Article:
Foodies will have a truly novel experience at Thy National Park with a culinary expedition they won’t soon forget. Here, they can follow in the footsteps of noma chef René Redzepi, who blazed the trail for the sustainable and foraged food movement years ago at his three-star Michelin eatery in Copenhagen, and get an authentic taste of Thy, by hunting their own mushrooms, herbs, and berries on a foraging tour. Denmark’s oldest national park also offers outdoor sporting activities such as horseback riding, hiking, bicycling, and mountain biking. Meanwhile, water lovers will find aquatic thrills at Cold Hawaii, including wave, wind or kite surfing; and everyone can enjoy traversing the long stretches of beaches and watching the wild waves.

Aarhus: Rainbow panoramas and Michelin-rated meals

Denmark’s second largest city, known as the city of smiles, has cobbled streets and a modern, architect-designed harbor. A surefire way to put a smile across any face is a trip to the ARoS Art Museum to see its showstopping rainbow by Olafur Eliasson. Walk through the full color spectrum at Your Rainbow Panorama and enjoy a 360-degree view of Aarhus. Be sure to work up an appetite here, as there are four Michelin-starred restaurants to enjoy. At Frederikshøj, Gastromé, domestic, and SUBSTANS, diners will be wowed by the new Nordic and French cuisine on offer, all presented in refined menus that manage a mix of classic, modern, and experimental all at the same time. The gastronomic capital of Jutland, Aarhus also boasts several restaurants recognized by Michelin for offering excellent moderately priced meals (the Bib Gourmand award).

Odense: Fairytales and castles

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Odense

Fall into a fairytale in Odense, the hometown of Hans Christian Andersen, who bestowed the world with such timeless classics as The Little Mermaid, The Ugly Duckling, and Thumbelina. Learn more about his fascinating life by visiting his birthplace; in addition to mementos, furniture, and letters from throughout the beloved author’s colorful life, there are samples of his work as a collage artist and some of the charming paper silhouettes he cut to illustrate his stories. Then check out the new museum, H. C. Andersen’s House, which just opened this year. It’s not just kids’ stuff. Adults will appreciate the cutting-edge design and immersive experience of this spectacular museum, designed by noted Japanese architect Kengo Kuma.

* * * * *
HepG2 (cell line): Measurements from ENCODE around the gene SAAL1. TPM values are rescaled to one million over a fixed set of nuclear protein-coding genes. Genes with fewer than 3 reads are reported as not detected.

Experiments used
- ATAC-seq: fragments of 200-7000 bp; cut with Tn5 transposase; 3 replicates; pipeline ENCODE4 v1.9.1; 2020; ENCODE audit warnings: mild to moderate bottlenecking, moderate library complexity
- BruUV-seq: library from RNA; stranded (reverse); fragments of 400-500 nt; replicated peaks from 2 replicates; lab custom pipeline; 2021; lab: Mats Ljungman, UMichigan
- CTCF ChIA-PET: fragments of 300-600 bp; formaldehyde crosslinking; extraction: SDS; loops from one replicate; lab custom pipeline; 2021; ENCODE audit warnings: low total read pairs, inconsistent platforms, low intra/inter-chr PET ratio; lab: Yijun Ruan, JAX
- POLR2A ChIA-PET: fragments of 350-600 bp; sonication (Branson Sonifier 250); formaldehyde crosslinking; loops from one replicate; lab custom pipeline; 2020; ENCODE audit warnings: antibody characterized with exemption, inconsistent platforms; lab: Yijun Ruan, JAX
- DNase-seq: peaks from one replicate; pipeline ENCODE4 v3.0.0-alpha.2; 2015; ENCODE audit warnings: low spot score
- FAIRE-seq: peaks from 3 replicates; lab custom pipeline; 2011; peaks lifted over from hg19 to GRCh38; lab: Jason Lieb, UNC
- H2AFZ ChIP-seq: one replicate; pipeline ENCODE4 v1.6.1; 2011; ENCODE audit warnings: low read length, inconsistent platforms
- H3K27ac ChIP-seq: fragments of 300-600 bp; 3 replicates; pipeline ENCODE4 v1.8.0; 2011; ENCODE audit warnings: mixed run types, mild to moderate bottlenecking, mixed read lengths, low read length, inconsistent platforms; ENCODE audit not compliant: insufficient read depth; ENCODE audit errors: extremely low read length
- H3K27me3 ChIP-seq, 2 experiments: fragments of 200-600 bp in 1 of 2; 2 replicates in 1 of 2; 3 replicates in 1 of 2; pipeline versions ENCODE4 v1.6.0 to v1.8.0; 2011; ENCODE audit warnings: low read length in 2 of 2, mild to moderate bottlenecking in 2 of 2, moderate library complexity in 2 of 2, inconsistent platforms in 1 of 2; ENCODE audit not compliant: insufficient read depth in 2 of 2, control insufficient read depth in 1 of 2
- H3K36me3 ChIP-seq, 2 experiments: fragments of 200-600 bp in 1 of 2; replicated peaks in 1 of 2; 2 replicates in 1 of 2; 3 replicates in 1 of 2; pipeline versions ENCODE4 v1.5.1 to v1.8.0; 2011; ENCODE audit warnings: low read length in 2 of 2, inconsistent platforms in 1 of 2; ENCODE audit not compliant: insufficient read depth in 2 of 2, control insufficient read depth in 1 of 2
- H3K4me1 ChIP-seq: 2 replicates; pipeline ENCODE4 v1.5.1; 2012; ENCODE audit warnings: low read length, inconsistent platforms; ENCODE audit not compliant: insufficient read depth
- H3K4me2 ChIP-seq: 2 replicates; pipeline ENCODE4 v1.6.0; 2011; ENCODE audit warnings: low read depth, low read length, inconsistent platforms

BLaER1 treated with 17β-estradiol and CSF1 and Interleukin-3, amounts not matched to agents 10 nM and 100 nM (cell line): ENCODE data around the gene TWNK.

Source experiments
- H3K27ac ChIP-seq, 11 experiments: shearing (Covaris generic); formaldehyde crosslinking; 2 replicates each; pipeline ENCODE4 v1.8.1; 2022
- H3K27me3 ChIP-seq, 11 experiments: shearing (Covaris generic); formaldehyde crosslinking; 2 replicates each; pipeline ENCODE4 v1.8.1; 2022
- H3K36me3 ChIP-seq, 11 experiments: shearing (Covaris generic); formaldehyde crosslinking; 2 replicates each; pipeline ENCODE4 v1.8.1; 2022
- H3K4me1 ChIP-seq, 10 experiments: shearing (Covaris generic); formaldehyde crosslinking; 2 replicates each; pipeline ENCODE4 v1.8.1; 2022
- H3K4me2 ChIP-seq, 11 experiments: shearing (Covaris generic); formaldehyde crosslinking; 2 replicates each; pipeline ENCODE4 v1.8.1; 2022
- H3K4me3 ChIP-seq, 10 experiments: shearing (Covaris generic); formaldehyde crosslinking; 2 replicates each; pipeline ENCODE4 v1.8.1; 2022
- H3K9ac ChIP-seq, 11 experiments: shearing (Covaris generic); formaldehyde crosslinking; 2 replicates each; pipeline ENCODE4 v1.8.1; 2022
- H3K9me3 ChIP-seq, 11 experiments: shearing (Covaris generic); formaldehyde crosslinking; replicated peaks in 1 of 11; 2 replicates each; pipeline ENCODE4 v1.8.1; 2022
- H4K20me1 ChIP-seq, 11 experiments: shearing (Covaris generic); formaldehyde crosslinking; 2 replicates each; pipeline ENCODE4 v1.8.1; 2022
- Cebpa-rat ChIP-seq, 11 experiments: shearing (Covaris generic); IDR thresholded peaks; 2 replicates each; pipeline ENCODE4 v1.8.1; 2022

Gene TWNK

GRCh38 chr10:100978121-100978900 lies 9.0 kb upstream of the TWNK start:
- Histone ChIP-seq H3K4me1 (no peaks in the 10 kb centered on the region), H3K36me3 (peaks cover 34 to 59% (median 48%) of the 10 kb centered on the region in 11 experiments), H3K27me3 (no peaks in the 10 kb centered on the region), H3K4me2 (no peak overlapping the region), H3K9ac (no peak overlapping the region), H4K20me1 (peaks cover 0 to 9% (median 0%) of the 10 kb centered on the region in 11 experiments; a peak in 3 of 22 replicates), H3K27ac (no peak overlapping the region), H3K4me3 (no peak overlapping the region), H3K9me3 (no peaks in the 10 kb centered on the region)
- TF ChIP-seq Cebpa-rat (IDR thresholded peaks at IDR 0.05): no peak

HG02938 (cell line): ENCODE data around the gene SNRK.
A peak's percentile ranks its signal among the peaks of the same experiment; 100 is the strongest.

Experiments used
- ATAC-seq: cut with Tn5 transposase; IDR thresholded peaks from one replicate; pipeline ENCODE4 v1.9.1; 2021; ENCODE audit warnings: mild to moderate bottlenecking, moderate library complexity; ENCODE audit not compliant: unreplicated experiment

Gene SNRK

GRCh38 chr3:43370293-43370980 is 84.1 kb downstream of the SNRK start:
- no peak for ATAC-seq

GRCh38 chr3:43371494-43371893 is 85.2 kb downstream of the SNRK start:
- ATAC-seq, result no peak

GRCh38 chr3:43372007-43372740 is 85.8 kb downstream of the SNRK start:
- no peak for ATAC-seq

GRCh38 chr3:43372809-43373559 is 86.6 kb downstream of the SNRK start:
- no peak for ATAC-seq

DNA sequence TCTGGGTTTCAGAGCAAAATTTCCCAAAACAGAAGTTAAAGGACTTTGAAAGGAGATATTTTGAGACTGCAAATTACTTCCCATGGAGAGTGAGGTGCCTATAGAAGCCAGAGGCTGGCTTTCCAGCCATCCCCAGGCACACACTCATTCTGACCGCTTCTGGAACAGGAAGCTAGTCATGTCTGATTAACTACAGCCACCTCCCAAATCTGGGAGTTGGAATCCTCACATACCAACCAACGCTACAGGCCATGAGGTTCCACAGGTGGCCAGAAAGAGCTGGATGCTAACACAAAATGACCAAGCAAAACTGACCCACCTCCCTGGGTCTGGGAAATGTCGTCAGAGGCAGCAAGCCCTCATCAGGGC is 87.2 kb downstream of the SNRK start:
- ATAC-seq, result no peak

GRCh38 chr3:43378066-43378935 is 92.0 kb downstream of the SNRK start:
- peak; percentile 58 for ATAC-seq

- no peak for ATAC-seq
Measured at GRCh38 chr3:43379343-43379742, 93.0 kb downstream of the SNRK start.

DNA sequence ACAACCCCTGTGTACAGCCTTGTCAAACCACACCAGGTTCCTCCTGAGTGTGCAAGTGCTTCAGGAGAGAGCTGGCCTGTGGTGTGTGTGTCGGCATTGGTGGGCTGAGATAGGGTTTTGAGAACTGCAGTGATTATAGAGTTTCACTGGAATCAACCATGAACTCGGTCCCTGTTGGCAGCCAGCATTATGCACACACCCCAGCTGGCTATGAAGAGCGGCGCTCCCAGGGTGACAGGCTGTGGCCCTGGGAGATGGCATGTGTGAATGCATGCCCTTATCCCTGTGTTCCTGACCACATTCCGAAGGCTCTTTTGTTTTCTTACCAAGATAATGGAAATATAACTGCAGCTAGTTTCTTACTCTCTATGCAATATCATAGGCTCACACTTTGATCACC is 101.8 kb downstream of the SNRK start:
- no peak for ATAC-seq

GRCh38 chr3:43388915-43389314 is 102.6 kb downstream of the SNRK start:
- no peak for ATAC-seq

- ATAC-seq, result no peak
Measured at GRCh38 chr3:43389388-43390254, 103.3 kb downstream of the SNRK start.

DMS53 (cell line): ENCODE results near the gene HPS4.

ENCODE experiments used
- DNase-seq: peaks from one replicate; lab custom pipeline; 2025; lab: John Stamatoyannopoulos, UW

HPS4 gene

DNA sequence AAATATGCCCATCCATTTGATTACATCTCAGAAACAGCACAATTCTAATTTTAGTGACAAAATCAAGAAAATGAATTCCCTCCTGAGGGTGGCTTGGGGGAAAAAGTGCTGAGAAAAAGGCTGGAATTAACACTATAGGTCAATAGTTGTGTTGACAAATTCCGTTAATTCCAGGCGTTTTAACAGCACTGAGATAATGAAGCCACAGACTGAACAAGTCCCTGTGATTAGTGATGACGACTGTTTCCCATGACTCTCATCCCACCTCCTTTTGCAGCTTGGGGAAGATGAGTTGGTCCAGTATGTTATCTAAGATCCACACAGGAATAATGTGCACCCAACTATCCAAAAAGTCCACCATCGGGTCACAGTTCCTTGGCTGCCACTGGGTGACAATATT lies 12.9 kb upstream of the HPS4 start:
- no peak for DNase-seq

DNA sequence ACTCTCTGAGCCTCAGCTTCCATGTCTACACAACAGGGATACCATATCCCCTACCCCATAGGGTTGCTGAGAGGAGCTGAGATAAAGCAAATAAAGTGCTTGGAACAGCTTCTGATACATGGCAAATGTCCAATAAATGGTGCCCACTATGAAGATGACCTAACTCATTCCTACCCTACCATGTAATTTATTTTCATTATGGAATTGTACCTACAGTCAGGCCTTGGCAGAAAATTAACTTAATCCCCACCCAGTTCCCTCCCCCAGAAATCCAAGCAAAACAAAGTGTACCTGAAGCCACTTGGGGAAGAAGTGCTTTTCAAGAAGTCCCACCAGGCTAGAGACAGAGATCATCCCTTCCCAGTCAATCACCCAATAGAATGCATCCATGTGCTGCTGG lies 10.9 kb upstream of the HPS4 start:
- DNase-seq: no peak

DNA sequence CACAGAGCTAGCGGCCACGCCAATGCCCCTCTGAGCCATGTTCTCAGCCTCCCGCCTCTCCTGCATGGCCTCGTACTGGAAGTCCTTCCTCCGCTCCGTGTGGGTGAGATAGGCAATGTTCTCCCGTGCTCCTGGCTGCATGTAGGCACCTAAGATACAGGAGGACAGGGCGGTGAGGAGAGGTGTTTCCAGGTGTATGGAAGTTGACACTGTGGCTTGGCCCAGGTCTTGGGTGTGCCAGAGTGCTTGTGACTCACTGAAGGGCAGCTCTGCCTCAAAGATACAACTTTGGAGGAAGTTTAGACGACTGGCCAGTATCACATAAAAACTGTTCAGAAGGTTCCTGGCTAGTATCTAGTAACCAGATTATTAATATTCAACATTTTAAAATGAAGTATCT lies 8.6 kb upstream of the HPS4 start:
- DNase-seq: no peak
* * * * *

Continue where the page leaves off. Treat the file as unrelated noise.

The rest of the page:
Just outside of town, tour the beautiful, 466-year-old Egeskov Castle. Enjoy its award-winning historic gardens, and during the holidays, get into the spirit at the Egeskov Christmas Market, with more than 100 market stalls to browse and bring home unexpected Danish treasures, from ornaments to elves.

Ribe and The Wadden Sea: Viking lore and oyster safaris

Scandinavia’s oldest town, dating back to the 1300s, Ribe has a strong Viking pedigree. Travel back in time at the Ribe VikingeCenter, a heritage center with authentic reconstructions from the years 710-980 AD—there you’ll meet the craftspeople, merchants, and farmers in traditional garb. Kids will thrill to join the Viking army for a day and try their hand at archery. You’ll also have the opportunity to learn about the residents of another time and era: Ribe is the hometown of Jacob Riis, author of the book How the Other Half Lives, documenting the poor in New York City in the late 1800’s. At the Jacob A. Riis Museum, follow the life of Riis from Denmark to New York and learn how he brought to life the tragic details of the New York slums, earning him respect from President Roosevelt. Before you leave, step into the Ribe Cathedral and climb up the 248 stairs to the top for a wonderful view of the city.

Nature lovers, head to the nearby Wadden Sea National Park, a UNESCO World Heritage site, where from The Wadden Sea Center, you can partake in a trip for the memory books: an Oyster Safari. Don a pair of waders and prepare to hike across mudflats to the muscle reefs where you’ll hand-pick oysters to taste on the spot and take back home. If you visit during the fall or spring, you’ll also be able to catch the incredible sight of the Black Sun, when thousands of starlings fly and circle synchronized, turning the sky black.

Also nearby, buried in the dunes, check out the the Tirpitz Bunker Museum which focuses on the Second World War and promises “tales of wrecked ships, dangerous smugglers, and forbidden love.”

>>Next: Discover the Foodie Wonders of West Denmark